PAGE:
Laparoscopic Proctocolectomy for Ulcerative Colitis and Crohn’s Disease of the Large Intestine: Short-Term and Long-Term Outcomes of 53 Cases


laparoscopic restorative proctocolectomy
ulcerative colitis
Crohn’s disease

How to Cite

Kucher, M. D., Bilianskyi, L. S., Kryvoruk, M. I., Tkachenko, F. H., & Stelmakh, A. I. (2016). Laparoscopic Proctocolectomy for Ulcerative Colitis and Crohn’s Disease of the Large Intestine: Short-Term and Long-Term Outcomes of 53 Cases. Galician Medical Journal, 23(3).


One- or two-stage restorative total colectomy is recognized as surgery of choice when treating ulcerative colitis and Crohn’s disease of the large intestine. The possible advantages of laparoscopic approach are still being discussed. 

The objective of the research was to evaluate postoperative quality of life, short-term and long-term functional outcomes of 53 cases of laparoscopically assisted proctocolectomy for ulcerative colitis and Crohn’s disease of the large intestine in order to improve further application of laparoscopic approach.  

Materials and methods. Primary restorative proctocolectomy with transanal mucosectomy and the ileal pouch-anal anastomosis was performed in 5 patients with ulcerative colitis; total colectomy with low anterior resection of the rectum and double stapling ileal pouch-rectal anastomosis was performed in 8 patients; total proctocolectomy (with abdominoperineal resection of the rectum, terminal ileostomy) was performed in 3 patients with Crohn’s disease and multiple perianal fistulas; total colectomy, low anterior resection of the rectum, and terminal ileostomy (the first stage of surgical treatment) was performed in 37 patients; the second stage restorative surgery (J-pouch construction and the pouch-anal/low rectal anastomosing) was performed in 17 patients. The restorative procedure was followed by temporary diverting ileostomy in all patients.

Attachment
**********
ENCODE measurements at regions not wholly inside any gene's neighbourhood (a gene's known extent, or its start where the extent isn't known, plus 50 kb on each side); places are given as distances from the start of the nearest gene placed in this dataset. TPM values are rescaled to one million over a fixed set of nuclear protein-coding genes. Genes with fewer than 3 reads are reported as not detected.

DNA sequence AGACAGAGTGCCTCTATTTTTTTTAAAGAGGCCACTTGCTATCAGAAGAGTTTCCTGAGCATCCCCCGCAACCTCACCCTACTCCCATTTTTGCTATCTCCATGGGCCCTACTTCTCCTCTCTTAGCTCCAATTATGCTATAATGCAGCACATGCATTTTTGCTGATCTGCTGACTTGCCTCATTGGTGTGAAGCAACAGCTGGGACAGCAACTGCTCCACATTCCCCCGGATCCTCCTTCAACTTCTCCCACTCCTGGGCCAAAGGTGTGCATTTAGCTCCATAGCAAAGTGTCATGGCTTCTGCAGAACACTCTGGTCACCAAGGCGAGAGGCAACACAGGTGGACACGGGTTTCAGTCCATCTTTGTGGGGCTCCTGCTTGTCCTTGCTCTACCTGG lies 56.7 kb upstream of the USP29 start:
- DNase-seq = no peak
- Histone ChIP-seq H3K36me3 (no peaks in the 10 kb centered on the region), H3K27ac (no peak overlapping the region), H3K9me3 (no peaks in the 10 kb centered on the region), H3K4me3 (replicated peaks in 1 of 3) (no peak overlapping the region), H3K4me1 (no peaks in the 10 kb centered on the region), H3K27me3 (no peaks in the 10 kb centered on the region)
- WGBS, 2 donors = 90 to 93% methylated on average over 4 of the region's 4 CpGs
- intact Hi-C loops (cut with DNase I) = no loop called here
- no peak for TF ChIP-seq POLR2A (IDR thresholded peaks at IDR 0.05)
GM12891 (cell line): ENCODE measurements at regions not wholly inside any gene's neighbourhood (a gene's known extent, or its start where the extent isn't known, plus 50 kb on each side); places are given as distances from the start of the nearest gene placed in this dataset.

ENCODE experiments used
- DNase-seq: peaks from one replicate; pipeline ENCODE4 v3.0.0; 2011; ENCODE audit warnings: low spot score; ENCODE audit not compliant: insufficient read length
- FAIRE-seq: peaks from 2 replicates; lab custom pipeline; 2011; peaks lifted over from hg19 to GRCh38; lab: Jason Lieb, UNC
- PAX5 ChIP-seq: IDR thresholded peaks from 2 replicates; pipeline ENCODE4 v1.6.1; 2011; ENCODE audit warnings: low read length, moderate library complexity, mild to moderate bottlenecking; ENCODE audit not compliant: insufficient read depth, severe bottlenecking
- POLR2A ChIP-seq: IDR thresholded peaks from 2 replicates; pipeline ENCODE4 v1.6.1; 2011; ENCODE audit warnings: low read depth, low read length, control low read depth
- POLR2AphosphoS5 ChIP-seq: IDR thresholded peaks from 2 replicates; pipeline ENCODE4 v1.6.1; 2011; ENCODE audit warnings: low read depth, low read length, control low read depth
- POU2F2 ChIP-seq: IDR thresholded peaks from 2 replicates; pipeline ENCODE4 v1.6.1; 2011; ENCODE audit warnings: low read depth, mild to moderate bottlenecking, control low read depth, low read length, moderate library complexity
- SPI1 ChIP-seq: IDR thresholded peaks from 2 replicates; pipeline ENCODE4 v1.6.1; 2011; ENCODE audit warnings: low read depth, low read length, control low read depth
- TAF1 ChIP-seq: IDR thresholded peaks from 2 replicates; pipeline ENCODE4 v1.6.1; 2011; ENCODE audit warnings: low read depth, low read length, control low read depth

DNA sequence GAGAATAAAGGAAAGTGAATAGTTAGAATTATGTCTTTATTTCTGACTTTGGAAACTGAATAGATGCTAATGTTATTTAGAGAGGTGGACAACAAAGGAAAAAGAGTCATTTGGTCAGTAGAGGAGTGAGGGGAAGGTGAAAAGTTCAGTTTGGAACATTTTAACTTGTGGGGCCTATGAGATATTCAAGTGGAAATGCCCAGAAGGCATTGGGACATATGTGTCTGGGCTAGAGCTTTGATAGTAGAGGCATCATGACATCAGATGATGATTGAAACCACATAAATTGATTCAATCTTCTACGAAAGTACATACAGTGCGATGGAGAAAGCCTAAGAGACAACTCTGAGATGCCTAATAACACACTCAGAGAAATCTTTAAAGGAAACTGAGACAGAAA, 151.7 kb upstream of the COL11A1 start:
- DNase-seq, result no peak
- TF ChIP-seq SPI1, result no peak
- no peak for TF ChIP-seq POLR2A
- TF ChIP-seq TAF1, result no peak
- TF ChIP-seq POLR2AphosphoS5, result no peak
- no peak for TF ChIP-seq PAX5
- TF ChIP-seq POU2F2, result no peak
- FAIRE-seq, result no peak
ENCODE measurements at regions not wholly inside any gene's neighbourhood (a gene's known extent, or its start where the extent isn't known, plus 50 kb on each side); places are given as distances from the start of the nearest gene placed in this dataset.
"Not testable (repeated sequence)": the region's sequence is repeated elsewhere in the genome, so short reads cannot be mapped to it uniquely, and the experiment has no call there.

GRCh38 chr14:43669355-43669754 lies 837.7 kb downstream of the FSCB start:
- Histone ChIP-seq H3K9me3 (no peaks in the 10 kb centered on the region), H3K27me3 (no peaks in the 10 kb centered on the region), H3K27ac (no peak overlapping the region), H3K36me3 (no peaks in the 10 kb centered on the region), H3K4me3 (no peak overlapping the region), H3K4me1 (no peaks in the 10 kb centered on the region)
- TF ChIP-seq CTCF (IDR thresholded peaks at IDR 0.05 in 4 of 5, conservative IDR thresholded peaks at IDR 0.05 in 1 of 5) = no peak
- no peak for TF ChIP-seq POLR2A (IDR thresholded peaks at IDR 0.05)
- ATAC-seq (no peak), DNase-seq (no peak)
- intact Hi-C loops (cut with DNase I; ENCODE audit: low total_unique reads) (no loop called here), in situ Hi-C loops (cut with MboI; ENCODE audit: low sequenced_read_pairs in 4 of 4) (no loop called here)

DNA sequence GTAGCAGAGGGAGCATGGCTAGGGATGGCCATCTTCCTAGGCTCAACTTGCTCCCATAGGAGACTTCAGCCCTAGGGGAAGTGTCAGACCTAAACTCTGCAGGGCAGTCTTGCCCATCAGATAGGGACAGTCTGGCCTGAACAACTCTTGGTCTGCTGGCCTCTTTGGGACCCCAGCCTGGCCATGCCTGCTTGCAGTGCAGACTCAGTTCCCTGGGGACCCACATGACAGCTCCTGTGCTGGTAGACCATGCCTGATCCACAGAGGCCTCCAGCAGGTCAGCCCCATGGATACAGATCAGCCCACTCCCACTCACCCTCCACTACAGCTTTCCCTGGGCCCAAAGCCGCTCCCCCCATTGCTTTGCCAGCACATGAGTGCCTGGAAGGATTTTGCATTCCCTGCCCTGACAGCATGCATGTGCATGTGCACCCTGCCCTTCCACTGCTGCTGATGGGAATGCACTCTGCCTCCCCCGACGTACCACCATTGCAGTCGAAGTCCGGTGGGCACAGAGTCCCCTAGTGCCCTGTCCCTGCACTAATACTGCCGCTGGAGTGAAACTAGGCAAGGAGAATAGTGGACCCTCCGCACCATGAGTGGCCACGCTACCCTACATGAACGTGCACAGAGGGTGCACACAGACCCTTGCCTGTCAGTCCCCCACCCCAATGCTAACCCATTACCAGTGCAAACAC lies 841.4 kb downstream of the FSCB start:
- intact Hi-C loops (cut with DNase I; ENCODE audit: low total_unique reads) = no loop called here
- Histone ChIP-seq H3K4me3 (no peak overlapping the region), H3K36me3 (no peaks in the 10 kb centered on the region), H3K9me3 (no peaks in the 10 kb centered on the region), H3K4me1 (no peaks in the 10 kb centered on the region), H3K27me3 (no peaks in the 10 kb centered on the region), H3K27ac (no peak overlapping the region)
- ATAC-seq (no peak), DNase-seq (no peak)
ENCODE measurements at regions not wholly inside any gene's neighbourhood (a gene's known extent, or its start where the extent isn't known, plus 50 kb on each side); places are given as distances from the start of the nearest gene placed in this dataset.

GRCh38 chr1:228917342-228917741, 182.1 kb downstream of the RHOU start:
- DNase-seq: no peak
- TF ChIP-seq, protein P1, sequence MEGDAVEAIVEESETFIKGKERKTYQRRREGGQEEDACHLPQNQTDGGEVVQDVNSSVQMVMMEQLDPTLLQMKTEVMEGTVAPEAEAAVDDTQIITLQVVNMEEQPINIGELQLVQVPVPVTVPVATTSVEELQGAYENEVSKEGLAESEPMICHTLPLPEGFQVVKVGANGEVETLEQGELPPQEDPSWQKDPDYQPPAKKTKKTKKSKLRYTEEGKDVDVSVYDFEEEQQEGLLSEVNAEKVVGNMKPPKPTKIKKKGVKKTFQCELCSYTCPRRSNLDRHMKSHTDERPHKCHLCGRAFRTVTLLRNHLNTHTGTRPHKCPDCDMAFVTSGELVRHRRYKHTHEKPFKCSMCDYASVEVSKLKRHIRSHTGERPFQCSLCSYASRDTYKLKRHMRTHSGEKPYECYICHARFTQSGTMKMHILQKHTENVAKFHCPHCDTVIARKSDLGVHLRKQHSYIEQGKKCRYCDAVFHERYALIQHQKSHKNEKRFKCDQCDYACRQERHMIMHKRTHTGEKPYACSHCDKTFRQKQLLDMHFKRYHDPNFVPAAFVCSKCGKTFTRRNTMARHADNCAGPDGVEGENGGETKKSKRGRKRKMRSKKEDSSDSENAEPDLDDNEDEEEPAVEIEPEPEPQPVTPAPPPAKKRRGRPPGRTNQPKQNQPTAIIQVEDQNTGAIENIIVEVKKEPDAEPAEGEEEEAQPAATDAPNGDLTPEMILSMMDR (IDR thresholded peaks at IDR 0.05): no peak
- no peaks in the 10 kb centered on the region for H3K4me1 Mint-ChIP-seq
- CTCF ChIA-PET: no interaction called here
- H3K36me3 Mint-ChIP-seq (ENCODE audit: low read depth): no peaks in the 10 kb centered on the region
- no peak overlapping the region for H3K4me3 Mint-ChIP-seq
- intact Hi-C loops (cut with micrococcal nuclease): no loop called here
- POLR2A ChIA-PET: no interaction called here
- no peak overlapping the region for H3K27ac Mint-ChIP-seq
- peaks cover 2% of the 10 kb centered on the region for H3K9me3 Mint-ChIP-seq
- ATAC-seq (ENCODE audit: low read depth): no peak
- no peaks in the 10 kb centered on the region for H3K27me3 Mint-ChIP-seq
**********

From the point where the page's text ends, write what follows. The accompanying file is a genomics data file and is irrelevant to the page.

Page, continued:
Results. The conversion to laparotomy was required in 3 (5.7%) cases. In one case during the second stage restorative surgery the urine bladder wall was damaged, and sutured laparoscopically. There was no postoperative mortality. The major complications of the early postoperative period included pelvic abscesses (4 patients), pouch-anal anastomosis leakage (1 patient), postoperative ileus (3 patients), and ileal pouch-perineal fistula (1patient). Stool frequency was about 6 times in a 24 hour period (4-11 times) 12 months after ileostomy closure.  Pouchitis was observed in 4 patients. Pouch failure occurred in 1 patient due to severe pouchitis and anal incontinence.

Conclusions. Laparoscopic proctocolectomy with extracorporeal ileal pouch construction, transanal mucosectomy, and pouch-anal anastomosis are considered as surgery of choice for ulcerative colitis. The pouch-rectal anastomosing is feasible for Crohn’s disease in individual cases. Total laparoscopic proctocolectomy with intracorporeal ileal pouch construction may be the next step in clinical trials.


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